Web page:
Sixty years into the Rossini revival and where do we stand? Scholars have struggled for decades to make sense of the ornamentation and the piecemeal assembly of the composer's scores. Valiant performers have championed his music, and opera companies have repeatedly taken risks on works that are still strange and unwieldy to each new generation: hybrid works, like "semi-serious" comedies and extended exercises in "opera seria," a holdover form dating from well back into the 18th century. But pushing the front lines past "The Barber of Seville" has been long, hard work, with only minimal success if one judges by the treatment of Rossini in regional and smaller companies.

"La Cenerentola," Rossini's opera bouffe based on the Cinderella fairy tale, is one of the few success stories, a frothy little work that has finally succeeded in clawing its way into the standard repertory. The Baltimore Opera has devoted its Christmas season to a six-performance run of Rossini's "other" great comedy, the last work the exceedingly prolific composer would produce in his overly fermented, relatively unsentimental Italian comic style of "Barber."

"Cenerentola" is stock stuff, a standard moral exercise intended to test the ethical fiber of the female of the species, enacted by the usual stock mix of characters: The buffoon father, the noble prince, the shrewish sisters and the cruelly besmirched Cinderella. It never strays from the simple, almost mechanical conventions of opera bouffe; one could easily fall asleep in "Barber of Seville" and wake up in "Cenerentola" without feeling that the world had been wrenched from its normal rotation.

The virtues of "Cenerentola" are almost entirely in the score, which, even though significant chunks of it are not actually by Rossini, still contains some of his liveliest and most theatrically effective vocal writing. The comedy is by no means secondary, but it is a jumping off point, a prerequisite that the music fulfills with its own kind of comedy.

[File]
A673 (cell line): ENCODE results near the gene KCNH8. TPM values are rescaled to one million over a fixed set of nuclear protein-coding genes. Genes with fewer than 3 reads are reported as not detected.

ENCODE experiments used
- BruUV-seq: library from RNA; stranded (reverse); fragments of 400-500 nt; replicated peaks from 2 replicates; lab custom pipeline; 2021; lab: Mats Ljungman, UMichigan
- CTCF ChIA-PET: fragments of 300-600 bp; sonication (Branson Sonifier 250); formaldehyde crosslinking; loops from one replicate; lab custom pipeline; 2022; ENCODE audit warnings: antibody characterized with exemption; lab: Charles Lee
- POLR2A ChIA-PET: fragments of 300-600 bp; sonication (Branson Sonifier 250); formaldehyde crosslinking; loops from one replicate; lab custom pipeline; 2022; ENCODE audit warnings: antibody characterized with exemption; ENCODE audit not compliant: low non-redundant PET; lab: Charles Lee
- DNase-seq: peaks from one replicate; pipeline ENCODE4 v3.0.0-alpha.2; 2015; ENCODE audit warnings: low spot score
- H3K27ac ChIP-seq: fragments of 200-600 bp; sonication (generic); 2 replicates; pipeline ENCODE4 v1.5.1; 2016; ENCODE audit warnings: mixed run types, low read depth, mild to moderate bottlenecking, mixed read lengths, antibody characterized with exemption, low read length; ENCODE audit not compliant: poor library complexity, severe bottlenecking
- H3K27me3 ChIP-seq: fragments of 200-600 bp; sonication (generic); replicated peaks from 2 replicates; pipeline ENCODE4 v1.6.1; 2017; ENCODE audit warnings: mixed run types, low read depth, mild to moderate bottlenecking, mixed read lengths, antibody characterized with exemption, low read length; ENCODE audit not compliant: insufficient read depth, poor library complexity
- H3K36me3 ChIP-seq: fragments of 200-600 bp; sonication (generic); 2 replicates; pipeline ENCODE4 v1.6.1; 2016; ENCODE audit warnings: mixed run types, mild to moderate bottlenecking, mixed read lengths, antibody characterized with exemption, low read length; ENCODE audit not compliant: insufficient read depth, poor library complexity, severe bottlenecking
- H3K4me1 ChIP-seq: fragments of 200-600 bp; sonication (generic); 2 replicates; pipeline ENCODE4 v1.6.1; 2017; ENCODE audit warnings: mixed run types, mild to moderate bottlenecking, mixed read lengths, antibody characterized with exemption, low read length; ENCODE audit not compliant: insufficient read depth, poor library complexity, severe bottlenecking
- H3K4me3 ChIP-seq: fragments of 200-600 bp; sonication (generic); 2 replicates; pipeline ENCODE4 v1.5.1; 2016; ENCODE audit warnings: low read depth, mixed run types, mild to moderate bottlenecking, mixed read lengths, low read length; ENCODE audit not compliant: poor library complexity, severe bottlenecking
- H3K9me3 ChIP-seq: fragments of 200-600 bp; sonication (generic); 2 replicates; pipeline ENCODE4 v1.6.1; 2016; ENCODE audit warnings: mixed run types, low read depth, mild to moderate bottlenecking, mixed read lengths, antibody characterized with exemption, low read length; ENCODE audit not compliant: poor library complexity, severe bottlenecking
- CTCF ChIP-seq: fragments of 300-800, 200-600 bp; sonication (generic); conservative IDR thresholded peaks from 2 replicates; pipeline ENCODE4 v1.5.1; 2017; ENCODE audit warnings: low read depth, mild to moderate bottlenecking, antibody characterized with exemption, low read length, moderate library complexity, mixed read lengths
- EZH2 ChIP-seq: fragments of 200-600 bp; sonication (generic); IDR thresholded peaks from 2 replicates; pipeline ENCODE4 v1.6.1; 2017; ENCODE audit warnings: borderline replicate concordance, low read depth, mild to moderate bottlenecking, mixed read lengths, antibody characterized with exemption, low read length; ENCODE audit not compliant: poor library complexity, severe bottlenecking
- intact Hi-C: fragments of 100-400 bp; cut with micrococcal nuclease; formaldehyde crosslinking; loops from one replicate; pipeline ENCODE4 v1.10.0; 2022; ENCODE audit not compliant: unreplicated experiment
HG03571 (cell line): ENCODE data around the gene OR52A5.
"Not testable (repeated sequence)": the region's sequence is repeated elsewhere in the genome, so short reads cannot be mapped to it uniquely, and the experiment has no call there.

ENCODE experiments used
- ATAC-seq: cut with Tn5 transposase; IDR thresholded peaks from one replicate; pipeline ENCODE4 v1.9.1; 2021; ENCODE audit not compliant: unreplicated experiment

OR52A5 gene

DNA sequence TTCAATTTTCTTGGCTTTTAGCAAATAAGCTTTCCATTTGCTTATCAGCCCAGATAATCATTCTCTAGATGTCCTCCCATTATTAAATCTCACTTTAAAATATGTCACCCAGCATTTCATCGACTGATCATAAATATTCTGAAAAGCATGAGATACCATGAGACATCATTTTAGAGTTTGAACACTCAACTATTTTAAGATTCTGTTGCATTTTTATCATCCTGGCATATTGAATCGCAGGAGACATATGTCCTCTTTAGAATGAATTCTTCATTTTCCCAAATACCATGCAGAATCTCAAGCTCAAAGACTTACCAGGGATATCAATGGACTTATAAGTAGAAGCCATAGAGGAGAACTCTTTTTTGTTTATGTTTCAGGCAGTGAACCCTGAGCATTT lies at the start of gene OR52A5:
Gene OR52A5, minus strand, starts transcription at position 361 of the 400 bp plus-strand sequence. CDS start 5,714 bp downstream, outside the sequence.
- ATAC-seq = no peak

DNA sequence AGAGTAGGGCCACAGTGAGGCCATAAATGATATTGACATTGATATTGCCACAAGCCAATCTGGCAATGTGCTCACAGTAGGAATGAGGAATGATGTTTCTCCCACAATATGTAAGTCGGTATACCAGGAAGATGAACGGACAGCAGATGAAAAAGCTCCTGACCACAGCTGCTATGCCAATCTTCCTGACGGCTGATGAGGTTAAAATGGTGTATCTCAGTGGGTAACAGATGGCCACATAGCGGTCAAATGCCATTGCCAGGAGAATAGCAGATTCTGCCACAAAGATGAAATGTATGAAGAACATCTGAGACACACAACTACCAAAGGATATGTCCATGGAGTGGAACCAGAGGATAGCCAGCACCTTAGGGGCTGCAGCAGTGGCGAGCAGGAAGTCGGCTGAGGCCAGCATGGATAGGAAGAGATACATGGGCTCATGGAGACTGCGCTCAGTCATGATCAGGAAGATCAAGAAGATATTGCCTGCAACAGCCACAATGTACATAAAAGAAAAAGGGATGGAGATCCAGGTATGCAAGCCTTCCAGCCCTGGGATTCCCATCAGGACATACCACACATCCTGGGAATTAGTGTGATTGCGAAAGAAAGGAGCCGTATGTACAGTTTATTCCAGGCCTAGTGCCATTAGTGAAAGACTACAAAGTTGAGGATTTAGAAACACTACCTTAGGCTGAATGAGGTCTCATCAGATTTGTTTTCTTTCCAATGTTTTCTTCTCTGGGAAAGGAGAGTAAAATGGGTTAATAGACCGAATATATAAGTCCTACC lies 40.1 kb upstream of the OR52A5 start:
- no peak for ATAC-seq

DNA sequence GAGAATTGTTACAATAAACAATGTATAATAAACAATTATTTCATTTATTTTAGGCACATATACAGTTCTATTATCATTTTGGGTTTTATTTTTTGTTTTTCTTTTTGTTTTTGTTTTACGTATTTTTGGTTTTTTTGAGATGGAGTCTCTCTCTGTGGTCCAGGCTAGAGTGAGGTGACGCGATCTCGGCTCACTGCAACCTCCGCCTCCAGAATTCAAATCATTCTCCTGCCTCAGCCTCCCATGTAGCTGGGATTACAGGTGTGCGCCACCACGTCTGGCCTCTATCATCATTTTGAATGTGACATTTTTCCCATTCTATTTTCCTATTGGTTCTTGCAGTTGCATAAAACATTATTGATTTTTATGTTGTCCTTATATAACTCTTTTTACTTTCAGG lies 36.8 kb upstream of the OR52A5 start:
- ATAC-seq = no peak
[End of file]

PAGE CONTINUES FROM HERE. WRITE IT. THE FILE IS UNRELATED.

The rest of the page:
The Baltimore Opera plays it straight, setting the sex romp in generic music theater style, with appealing but contentedly two-dimensional sets, period costumes and an odd chandelier or two to distinguish the extravagance of the royal realm from the shabbiness of Cinderella's gray milieu. The direction, by John Lehmeyer, is delightfully unobtrusive, with no unnecessary underscoring of comic moments or hysterical exclamation points. It lets a stock story evolve in stock ways, which is the wisest course when the humor is as crystalline and frail as spun sugar.

Baltimore has engaged the musical services of Will Crutchfield, in a former life a distinguished music critic for the New York Times, now a conductor and Rossini expert who has specialized in helping singers gain a historical and practical understanding of the bel canto tradition, especially its all-important ornamentation. Crutchfield is apparently using these performers as an opportunity to explore different approaches to ornamentation; he has announced that different approaches will be used on different nights. That could lead to something studious, methodical and untheatrical. In the event, however, the results are anything but experimental, and whatever work Crutchfield has done with the vocalists has been happily finished and buffed in the rehearsal hall.

Mezzo-soprano Vivica Genaux, who has the most taxing role of the evening, sings with confidence and, while one can tell that her technique is being exercised to its limits, the voice is produced easily and effortlessly. The texture is dark, the tone quality has just enough edginess to cut like a bread knife. She is a modest Cinderella in the first act; a regal queen in the final one. The transformation, which is made difficult by the composer's odd elongation of the final act, is convincingly done.

She is supported by a strong and sympathetic cast. Tenor Bruce Fowler, as her suitor Don Ramiro, produces a familiar (and to these ears unpleasant) high Rossini sound; but that's the danger of this very high-set repertoire, which demands but top notes and dexterity. Few Rossini tenors, even ones universally admired, make beautiful noises, and Fowler is not exceptional. He is, however, musically sensitive and a fine romantic lead opposite Genaux.

The two bouffe characters, the valet Dandini and the pompous papa, Don Magnifico, were taken by singers both physically and vocally well suited to the roles. Baritone Daniel Mobbs and bass Kevin Glavin, respectively, were the duper and the duped in this drama of mistaken identity and mistaken self-importance. Their duet, "Un segreto d'importanza," one of the high points in all of Rossini, was masterfully done, a long-winded build-up to a secret we all know full well.

The two sisters, sung by soprano Carla DelVillaggio and mezzo-soprano Nicole Biondo, were, appropriately, glamorous nothings, annoying and importunate. DelVillaggio and Biondo played the ungrateful roles with true professionalism.

Crutchfield's contributions were not limited to the vocalists. The orchestra rendered the fluttering thoughts of the overture with good, clean playing, pleasant tone from strings and woodwinds, and a secure sense of its many full stops and volte-faces.